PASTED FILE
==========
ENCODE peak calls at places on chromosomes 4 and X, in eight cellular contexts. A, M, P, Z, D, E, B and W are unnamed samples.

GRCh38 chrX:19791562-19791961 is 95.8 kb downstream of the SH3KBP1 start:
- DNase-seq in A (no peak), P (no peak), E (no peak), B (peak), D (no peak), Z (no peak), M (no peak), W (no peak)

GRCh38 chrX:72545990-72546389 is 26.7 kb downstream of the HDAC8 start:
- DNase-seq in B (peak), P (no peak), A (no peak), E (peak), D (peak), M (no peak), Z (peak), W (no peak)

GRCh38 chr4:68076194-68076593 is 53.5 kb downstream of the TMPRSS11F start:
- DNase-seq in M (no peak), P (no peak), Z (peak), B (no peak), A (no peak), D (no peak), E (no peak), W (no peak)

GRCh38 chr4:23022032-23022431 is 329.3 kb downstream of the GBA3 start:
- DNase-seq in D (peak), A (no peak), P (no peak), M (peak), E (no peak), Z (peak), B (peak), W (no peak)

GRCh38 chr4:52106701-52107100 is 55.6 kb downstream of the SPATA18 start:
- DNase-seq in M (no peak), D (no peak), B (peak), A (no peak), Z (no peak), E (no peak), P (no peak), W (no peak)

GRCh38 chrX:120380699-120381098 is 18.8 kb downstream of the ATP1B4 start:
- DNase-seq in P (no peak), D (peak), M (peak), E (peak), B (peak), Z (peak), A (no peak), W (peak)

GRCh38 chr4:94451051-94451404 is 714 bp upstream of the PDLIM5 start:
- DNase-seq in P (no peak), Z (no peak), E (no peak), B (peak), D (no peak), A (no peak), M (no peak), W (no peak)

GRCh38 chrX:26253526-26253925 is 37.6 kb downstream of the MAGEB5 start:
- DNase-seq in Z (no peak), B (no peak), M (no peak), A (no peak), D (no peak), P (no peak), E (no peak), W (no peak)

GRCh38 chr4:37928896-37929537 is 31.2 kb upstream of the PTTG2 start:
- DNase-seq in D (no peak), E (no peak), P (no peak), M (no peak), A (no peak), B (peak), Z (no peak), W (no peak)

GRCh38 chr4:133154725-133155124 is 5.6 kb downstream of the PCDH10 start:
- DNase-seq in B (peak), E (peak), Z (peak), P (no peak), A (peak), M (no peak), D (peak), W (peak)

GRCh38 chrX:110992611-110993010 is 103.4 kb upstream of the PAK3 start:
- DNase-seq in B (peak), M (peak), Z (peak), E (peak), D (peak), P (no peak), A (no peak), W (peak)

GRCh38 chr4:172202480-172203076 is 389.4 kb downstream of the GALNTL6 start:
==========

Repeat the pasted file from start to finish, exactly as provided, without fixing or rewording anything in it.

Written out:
ENCODE peak calls at places on chromosomes 4 and X, in eight cellular contexts. A, M, P, Z, D, E, B and W are unnamed samples.

GRCh38 chrX:19791562-19791961 is 95.8 kb downstream of the SH3KBP1 start:
- DNase-seq in A (no peak), P (no peak), E (no peak), B (peak), D (no peak), Z (no peak), M (no peak), W (no peak)

GRCh38 chrX:72545990-72546389 is 26.7 kb downstream of the HDAC8 start:
- DNase-seq in B (peak), P (no peak), A (no peak), E (peak), D (peak), M (no peak), Z (peak), W (no peak)

GRCh38 chr4:68076194-68076593 is 53.5 kb downstream of the TMPRSS11F start:
- DNase-seq in M (no peak), P (no peak), Z (peak), B (no peak), A (no peak), D (no peak), E (no peak), W (no peak)

GRCh38 chr4:23022032-23022431 is 329.3 kb downstream of the GBA3 start:
- DNase-seq in D (peak), A (no peak), P (no peak), M (peak), E (no peak), Z (peak), B (peak), W (no peak)

GRCh38 chr4:52106701-52107100 is 55.6 kb downstream of the SPATA18 start:
- DNase-seq in M (no peak), D (no peak), B (peak), A (no peak), Z (no peak), E (no peak), P (no peak), W (no peak)

GRCh38 chrX:120380699-120381098 is 18.8 kb downstream of the ATP1B4 start:
- DNase-seq in P (no peak), D (peak), M (peak), E (peak), B (peak), Z (peak), A (no peak), W (peak)

GRCh38 chr4:94451051-94451404 is 714 bp upstream of the PDLIM5 start:
- DNase-seq in P (no peak), Z (no peak), E (no peak), B (peak), D (no peak), A (no peak), M (no peak), W (no peak)

GRCh38 chrX:26253526-26253925 is 37.6 kb downstream of the MAGEB5 start:
- DNase-seq in Z (no peak), B (no peak), M (no peak), A (no peak), D (no peak), P (no peak), E (no peak), W (no peak)

GRCh38 chr4:37928896-37929537 is 31.2 kb upstream of the PTTG2 start:
- DNase-seq in D (no peak), E (no peak), P (no peak), M (no peak), A (no peak), B (peak), Z (no peak), W (no peak)

GRCh38 chr4:133154725-133155124 is 5.6 kb downstream of the PCDH10 start:
- DNase-seq in B (peak), E (peak), Z (peak), P (no peak), A (peak), M (no peak), D (peak), W (peak)

GRCh38 chrX:110992611-110993010 is 103.4 kb upstream of the PAK3 start:
- DNase-seq in B (peak), M (peak), Z (peak), E (peak), D (peak), P (no peak), A (no peak), W (peak)

GRCh38 chr4:172202480-172203076 is 389.4 kb downstream of the GALNTL6 start: